Poetry, Product, and the Novel: A Few Notes on Mark de Silva’s “Distant Visions”

Mark de Silva has written a superb polemic essay against the state of the literary novel in our time: “Distant Visions: Putdownable Prose and the State of the Art-Novel.” In it, he issues a challenge to the three-way convergence of memoir, journalism, and fiction today, which he sees as privileging easy-to-read prose and easy-to-identify-with situations, a … Continue reading Poetry, Product, and the Novel: A Few Notes on Mark de Silva’s “Distant Visions”

Tom McCarthy, Satin Island

Satin Island: A Novel by Tom McCarthy My rating: 3 of 5 stars Imagine DeLillo or Ballard without either of those writers' command of language. Imagine prose in the style of successful young humanities academics today, who write as if they have read every novel, played every video game, grasped every political theory, and can … Continue reading Tom McCarthy, Satin Island

Hergé, The Adventures of Tintin, Vol. 1

The Adventures of Tintin, Vol. 1: Tintin in America / Cigars of the Pharaoh / The Blue Lotus by Hergé My rating: 4 of 5 stars There is something about Tintin, isn't there? I had never read it before, but a survey course on the history of comics this semester forced my to it. Here … Continue reading Hergé, The Adventures of Tintin, Vol. 1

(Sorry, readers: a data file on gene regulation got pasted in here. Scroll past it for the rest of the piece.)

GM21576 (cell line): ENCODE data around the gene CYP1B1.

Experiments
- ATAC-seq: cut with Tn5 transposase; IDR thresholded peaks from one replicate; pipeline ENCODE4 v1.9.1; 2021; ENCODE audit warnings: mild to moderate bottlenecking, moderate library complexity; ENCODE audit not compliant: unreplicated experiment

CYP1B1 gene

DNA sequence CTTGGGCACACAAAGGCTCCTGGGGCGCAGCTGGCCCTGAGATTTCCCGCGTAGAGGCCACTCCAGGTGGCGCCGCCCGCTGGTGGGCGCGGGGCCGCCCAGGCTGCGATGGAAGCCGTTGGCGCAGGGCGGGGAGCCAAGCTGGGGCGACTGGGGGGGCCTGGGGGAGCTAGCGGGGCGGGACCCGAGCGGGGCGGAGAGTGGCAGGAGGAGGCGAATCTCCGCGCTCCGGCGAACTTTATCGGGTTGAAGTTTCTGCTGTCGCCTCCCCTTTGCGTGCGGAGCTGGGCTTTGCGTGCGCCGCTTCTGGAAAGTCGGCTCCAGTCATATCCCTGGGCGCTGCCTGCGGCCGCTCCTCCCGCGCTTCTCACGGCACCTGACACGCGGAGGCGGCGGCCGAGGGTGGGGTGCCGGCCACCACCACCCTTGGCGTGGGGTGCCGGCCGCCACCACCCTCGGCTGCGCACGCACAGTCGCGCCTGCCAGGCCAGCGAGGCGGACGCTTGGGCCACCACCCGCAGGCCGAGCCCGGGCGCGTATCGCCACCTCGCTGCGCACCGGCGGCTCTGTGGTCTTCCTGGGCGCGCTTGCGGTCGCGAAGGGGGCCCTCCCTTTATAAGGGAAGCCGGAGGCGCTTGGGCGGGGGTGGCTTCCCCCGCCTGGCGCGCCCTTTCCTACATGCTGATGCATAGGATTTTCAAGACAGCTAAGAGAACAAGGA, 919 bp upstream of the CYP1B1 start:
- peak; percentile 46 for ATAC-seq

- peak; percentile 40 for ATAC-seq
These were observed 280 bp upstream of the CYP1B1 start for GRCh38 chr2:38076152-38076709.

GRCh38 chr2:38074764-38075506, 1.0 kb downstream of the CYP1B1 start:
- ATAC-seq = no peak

Labyrinth vs. Network; or, Why Modernism Is Not Google

I find a lot to criticize and very little, almost nothing, to like in the Tom McCarthy essay that is making the rounds, but I will confine myself to one point: It is not just that people with degrees in English generally go to work for corporations (which of course they do); the point is that the … Continue reading Labyrinth vs. Network; or, Why Modernism Is Not Google

Dave McKean, Cages

Cages by Dave McKean My rating: 5 of 5 stars One of my favorite comics. A magical realist multimedia story of artists (Leo the painter, Angel the musician, Jonathan the writer) in a London apartment building, Cages has a set of influences uncommon in Anglophone comics: Kafka and Schulz in literature, Svankmajer and the Brothers … Continue reading Dave McKean, Cages

Penitential Realism?

It's been almost fourteen years since James Wood warned us about "hysterical realism," presumably the major novelistic mode of the late twentieth century.  According to Wood, it is a mode devoted to information, coincidence, captial-P Politics, various forms of irrealism (caricature, fantasy, metafiction), and a breathlessness of tone: Rushdie, DeLillo, Pynchon, Wallace, etc. We're well … Continue reading Penitential Realism?